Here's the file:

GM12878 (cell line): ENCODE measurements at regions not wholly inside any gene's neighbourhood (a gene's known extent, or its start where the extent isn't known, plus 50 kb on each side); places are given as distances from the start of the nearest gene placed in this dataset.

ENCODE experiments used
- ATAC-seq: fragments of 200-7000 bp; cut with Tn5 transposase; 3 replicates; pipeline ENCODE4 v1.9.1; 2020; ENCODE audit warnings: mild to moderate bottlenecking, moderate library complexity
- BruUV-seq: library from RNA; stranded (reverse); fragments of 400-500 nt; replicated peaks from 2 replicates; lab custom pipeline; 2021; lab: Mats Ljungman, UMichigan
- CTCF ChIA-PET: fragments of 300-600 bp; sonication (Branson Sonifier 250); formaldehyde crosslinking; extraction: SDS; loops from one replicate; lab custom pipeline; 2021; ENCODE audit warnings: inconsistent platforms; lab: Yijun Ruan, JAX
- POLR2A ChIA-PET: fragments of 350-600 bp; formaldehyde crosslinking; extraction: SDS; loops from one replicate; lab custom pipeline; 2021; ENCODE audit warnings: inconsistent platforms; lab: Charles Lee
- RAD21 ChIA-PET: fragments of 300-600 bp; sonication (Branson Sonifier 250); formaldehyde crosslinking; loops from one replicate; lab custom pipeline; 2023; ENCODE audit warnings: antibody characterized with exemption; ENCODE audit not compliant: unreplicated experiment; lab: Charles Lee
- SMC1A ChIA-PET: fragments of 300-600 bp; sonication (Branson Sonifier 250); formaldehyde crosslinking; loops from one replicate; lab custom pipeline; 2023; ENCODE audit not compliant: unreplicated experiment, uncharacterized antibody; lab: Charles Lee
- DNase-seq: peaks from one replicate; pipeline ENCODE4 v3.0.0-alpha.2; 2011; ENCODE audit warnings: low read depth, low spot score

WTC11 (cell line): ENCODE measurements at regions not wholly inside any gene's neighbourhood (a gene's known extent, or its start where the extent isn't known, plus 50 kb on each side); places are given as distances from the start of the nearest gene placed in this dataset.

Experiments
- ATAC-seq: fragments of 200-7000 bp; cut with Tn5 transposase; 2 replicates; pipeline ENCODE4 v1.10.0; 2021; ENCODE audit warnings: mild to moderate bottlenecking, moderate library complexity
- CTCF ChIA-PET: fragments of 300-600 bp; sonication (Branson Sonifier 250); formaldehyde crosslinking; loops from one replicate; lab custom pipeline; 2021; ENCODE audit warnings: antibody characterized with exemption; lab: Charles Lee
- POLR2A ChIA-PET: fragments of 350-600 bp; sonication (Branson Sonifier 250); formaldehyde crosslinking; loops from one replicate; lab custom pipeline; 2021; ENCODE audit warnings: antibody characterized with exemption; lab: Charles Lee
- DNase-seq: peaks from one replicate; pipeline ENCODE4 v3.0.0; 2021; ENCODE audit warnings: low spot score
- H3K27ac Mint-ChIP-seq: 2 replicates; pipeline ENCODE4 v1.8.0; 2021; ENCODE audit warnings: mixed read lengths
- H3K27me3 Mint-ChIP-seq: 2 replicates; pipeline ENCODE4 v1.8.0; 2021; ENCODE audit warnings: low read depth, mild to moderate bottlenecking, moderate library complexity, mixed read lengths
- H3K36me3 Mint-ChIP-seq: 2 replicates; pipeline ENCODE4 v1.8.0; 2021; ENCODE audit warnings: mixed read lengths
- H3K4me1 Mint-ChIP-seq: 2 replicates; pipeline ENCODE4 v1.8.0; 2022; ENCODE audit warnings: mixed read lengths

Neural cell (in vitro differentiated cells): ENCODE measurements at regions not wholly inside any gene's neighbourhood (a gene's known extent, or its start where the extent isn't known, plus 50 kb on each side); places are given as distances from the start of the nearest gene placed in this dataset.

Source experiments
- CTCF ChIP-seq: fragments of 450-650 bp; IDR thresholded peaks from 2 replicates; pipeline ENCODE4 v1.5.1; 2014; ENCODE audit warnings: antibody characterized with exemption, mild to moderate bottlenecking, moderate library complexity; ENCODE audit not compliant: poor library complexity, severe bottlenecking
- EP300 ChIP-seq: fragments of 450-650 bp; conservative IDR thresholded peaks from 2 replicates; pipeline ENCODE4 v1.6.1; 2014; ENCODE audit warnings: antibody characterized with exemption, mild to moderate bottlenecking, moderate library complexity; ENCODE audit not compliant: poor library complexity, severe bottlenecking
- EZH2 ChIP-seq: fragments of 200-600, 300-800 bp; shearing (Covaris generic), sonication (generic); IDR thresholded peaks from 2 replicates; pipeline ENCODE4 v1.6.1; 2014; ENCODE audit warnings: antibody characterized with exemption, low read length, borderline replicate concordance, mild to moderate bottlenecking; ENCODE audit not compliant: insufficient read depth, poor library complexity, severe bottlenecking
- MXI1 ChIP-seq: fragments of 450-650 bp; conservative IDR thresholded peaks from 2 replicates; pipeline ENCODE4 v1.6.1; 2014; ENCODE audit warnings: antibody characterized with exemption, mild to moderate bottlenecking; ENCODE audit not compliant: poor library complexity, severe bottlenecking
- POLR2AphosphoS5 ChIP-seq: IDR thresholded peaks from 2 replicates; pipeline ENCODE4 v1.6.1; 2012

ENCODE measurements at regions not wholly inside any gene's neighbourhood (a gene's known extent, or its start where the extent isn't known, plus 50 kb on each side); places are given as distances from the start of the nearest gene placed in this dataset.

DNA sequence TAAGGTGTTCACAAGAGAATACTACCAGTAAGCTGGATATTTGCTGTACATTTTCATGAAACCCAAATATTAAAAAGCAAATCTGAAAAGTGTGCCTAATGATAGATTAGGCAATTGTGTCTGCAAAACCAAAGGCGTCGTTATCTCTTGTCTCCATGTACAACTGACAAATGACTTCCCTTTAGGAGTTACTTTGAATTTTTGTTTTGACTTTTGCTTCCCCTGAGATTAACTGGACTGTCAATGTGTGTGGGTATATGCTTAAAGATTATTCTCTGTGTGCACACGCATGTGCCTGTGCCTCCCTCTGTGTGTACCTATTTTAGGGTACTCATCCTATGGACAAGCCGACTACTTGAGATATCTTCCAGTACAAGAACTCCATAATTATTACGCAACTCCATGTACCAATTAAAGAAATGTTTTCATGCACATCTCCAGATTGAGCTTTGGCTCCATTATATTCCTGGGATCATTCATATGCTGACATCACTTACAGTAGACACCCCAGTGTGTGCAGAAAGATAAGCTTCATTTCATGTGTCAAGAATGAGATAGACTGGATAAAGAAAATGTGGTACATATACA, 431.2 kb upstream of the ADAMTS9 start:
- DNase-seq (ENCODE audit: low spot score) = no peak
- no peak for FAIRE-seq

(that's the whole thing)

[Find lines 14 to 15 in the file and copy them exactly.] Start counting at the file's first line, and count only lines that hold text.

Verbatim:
- POLR2A ChIA-PET: fragments of 350-600 bp; sonication (Branson Sonifier 250); formaldehyde crosslinking; loops from one replicate; lab custom pipeline; 2021; ENCODE audit warnings: antibody characterized with exemption; lab: Charles Lee
- DNase-seq: peaks from one replicate; pipeline ENCODE4 v3.0.0; 2021; ENCODE audit warnings: low spot score